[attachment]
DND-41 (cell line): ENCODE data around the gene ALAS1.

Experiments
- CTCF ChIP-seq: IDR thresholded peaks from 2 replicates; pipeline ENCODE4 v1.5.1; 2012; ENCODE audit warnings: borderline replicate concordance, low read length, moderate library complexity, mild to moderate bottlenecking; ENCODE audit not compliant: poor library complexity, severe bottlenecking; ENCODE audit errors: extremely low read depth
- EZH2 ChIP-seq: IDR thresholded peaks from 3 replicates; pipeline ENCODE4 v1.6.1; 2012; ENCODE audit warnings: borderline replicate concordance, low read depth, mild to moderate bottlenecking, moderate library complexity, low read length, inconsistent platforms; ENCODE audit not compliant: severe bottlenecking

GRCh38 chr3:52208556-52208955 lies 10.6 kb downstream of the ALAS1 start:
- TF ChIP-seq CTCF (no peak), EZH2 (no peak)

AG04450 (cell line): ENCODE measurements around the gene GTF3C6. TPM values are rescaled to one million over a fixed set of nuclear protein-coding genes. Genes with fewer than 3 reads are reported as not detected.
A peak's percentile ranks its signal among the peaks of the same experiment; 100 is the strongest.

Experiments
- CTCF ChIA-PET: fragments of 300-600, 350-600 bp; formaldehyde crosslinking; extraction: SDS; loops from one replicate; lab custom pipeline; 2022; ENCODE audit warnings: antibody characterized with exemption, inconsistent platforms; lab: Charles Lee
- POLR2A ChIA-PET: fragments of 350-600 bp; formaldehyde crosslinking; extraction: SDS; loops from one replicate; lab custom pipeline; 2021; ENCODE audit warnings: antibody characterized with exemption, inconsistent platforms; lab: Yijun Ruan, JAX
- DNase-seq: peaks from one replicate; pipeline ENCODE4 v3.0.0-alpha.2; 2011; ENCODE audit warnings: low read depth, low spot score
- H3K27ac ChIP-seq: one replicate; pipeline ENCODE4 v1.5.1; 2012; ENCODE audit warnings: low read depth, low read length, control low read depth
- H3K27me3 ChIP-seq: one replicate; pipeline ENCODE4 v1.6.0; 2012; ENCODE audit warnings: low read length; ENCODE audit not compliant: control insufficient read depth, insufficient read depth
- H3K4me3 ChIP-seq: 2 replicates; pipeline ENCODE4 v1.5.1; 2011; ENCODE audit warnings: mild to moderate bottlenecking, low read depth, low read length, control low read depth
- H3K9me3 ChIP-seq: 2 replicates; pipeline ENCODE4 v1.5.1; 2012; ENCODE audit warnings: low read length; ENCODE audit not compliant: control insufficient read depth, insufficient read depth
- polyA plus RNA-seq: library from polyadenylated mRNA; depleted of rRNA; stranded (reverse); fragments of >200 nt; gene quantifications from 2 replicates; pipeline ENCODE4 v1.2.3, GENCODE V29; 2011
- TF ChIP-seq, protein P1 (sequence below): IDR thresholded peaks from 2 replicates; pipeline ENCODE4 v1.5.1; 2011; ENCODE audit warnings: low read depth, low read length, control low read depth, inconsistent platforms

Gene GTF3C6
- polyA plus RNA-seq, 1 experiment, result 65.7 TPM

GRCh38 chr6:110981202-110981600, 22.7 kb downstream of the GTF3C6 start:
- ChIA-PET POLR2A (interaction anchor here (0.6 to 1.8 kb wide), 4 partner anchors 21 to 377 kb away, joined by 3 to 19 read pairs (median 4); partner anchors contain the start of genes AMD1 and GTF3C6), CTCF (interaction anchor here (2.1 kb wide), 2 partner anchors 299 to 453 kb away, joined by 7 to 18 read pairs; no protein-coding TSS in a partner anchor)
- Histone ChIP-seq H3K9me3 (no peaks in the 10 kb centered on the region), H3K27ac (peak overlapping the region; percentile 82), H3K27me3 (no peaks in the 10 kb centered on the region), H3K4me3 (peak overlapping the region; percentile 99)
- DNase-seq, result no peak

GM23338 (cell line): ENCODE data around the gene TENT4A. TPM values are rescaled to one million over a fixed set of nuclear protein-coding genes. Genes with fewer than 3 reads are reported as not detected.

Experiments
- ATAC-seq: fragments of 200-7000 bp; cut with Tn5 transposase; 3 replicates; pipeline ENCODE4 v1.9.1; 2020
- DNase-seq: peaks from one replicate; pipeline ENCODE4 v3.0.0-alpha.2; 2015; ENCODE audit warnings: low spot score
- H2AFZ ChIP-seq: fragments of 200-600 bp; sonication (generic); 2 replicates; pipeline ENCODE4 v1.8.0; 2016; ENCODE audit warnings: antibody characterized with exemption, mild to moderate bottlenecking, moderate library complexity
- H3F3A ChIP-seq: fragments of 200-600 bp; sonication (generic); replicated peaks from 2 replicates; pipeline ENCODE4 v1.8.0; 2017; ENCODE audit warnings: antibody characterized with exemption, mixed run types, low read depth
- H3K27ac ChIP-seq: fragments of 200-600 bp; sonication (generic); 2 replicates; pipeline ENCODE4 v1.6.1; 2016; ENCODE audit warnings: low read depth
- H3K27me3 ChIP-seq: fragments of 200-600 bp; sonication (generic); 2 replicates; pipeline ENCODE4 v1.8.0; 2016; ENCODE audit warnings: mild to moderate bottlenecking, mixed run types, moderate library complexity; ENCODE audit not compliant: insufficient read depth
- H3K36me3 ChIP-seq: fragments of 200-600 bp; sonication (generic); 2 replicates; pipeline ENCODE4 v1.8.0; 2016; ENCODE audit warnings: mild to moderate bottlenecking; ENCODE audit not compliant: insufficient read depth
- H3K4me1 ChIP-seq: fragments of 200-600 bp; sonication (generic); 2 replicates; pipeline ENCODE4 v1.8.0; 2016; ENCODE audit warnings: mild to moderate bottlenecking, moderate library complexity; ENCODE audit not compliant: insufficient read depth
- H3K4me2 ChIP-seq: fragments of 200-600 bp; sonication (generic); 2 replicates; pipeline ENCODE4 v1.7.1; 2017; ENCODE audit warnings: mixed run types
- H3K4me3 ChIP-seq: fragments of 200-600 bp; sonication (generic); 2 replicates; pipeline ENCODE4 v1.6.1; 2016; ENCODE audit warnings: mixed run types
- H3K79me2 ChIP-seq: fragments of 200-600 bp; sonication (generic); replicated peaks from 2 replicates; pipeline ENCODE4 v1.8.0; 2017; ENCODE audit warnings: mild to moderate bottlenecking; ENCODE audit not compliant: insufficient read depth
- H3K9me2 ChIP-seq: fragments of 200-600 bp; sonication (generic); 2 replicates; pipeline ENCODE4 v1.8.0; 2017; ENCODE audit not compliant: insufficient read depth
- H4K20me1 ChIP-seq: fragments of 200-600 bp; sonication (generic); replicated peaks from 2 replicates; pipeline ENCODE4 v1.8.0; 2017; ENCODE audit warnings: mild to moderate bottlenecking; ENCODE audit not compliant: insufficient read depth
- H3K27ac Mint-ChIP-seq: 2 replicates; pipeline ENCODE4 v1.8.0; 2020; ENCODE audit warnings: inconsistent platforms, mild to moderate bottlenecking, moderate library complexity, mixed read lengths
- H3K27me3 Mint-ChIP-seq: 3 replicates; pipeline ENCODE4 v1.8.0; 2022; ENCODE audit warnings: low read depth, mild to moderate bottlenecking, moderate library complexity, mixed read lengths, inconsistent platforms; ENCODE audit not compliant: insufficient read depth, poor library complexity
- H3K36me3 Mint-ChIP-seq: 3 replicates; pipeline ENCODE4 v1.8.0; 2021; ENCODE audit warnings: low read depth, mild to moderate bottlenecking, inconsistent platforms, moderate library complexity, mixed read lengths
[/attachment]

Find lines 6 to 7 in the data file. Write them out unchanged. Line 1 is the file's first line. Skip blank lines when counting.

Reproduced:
- TF ChIP-seq CTCF (no peak), EZH2 (no peak)

AG04450 (cell line): ENCODE measurements around the gene GTF3C6. TPM values are rescaled to one million over a fixed set of nuclear protein-coding genes. Genes with fewer than 3 reads are reported as not detected.